Everything You Need To Know About The TGA’s New Influencer Code

We break down the new rules, what this means for your business and what the industry is saying about the new TGA social media guidelines.

By now, you’ve no doubt heard that the Australian Therapeutic Goods Administration (TGA) has introduced a new social media advertising guide that restricts influencers from receiving payment or samples in return for product endorsement. The code is set to come into effect on July 1, 2022.

The chaos started after The Australian broke the story over the weekend, announcing the “influencer promotion ban” in an article titled “Influencers will be banned from receiving perks such as cash or samples to promote skincare, and other health products.”  There has been much ado after the clickbait that was circling and this has left many business and brand owners, as well as influencers, feeling uncertain about what this may mean for them and their business when it comes to influencer marketing.

On closer inspection, this so-called “ban” isn’t as detrimental as it first seems. So we’ve done the research and are here to bring you the key points of the TGA influencer code and how to follow the guidelines.

What are the new rules?

First of all, it’s important to know that the act only applies to therapeutic goods. These are defined under three main categories, according to the TGA website:

  • Medicines: including prescription, over-the-counter and complementary medicines, such as paracetamol and echinacea.
  • Biologicals: something made from or containing human cells or tissues, such as human stem cells or skin.
  • Medical devices: including instruments, implants and appliances, such as pacemakers and sterile bandages.

This includes medicines and medical devices, vitamins and cosmeceuticals such as acne treatments and sunscreen — basically any product that has to undergo TGA approval. It does not include cosmetics.

The code does not completely “ban” influencers from endorsing a gifted product, but it restricts them from providing testimonials for how the product works for them.

These guidelines were announced by the TGA last year and are currently encouraged, but will come into full effect from July 1. By this time, all previous influencer posts endorsing therapeutic goods will need to be removed from social media.

Can brands and businesses still use influencer marketing?

Absolutely. Brands will still be able to collaborate with influencers including experts and brand ambassadors. The key change is that these influencers cannot speak about their personal experience with a product that falls under the therapeutic goods category.

The TGA has now clarified that businesses can still incorporate influencers into their marketing strategy so long as the person does not provide a personal account, including before and after photos.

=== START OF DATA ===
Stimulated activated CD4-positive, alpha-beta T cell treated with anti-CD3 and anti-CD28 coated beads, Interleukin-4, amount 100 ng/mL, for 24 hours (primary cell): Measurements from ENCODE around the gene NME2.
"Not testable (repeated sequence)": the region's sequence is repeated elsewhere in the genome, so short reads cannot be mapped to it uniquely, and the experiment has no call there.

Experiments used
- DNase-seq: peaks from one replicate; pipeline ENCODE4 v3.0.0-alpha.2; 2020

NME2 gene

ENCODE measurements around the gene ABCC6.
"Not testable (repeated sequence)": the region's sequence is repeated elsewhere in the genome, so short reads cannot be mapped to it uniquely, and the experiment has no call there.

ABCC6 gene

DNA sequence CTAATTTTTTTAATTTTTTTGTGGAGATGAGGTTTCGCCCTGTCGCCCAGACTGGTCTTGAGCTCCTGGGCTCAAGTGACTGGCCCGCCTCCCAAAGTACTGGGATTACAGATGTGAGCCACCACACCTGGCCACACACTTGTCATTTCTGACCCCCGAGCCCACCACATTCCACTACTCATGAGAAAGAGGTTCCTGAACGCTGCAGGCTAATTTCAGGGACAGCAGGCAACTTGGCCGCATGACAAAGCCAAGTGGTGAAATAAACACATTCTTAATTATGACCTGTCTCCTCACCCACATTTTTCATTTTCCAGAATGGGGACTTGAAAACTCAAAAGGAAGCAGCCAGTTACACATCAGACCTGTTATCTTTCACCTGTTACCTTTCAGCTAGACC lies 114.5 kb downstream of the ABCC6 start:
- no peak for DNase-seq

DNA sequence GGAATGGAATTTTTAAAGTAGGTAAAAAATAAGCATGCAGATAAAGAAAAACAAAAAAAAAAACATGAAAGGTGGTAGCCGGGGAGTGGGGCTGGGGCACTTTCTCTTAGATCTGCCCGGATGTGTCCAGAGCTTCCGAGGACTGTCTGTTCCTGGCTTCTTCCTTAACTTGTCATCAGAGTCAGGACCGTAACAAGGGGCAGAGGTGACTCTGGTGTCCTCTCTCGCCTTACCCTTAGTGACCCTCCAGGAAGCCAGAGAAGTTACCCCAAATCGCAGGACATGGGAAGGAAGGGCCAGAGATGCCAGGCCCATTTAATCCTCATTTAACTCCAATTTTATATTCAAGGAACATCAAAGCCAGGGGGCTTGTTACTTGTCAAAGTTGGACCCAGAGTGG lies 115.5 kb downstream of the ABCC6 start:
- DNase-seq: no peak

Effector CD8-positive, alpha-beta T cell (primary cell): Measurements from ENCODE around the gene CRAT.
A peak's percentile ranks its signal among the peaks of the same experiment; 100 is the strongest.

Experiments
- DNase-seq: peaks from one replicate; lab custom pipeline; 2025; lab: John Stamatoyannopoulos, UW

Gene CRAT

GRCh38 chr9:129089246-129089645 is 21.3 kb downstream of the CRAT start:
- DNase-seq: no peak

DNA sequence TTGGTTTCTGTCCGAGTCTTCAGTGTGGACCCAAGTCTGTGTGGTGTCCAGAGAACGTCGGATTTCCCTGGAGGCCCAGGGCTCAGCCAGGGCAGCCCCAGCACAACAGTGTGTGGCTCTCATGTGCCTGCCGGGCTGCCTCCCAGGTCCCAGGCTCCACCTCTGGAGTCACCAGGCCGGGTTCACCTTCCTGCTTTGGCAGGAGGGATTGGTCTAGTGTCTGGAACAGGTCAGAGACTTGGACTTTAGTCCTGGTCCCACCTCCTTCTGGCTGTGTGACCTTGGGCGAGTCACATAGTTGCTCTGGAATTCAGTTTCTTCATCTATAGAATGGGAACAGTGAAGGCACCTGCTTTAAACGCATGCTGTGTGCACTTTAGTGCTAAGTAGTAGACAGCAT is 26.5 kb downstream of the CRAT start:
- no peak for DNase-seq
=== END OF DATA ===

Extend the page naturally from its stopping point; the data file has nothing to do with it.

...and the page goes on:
However, testimonials from customers and other people who have received no incentive (such as a gifted product and/or payment) are still legal.

What do industry experts think about the ban?

There are a lot of mixed emotions – many of which can be attributed to sensationalised headlines. But a lot of independent brands and businesses are concerned that it may have a detrimental effect on the livelihoods of small businesses and content creators, the majority of whom are women.

On The Australian’s original viral Instagram post, Dr Davin Lim wrote “For the few that reinvest “sponsored” posts back in production for more content to debunk the extraordinary amount of bullshit out there, it’s not doing the industry any good, nor does it help ethical marketing.”

Cosmetic chemist and skincare educator Michelle Wong agreed, highlighting that “less promotion of sunscreen = less sunscreen use by young people.”

Jessy Marshall, founder of beauty, fashion and lifestyle PR agency Hive HQ, previously worked as a skin therapist and now has many clients who may be affected by the new TGA code. Marshall works with leading beauty brands such as Naked Sundays, tbh skincare, RAWKANVAS and Bangn Body. But for Marshall, the news isn’t as bad as it seems.

“The update is not as doom and gloom as the original article suggested, and only restricts influencers from providing testimonials about certain products,” she says. “Of course it will impact the market, and both content creators and brands should be aware of the changes, but it hasn’t created a blanket prohibition — there is still room to operate.”

Marshall sees this change as an opportunity for brands to take on a new direction and rethink the bounds of influencer marketing: “What needs more rigorous attention from brands and creators is how they speak about TGA approved products and what wording is seen as a testimonial. Like all changes, this is an opportunity for more brands to innovate and produce more creative marketing in the industry.”

All brands and business partners should review the TGA legislation and seek qualified legal clarification to fully understand what the change means for them.

For the full code, visit the TGA’s website.


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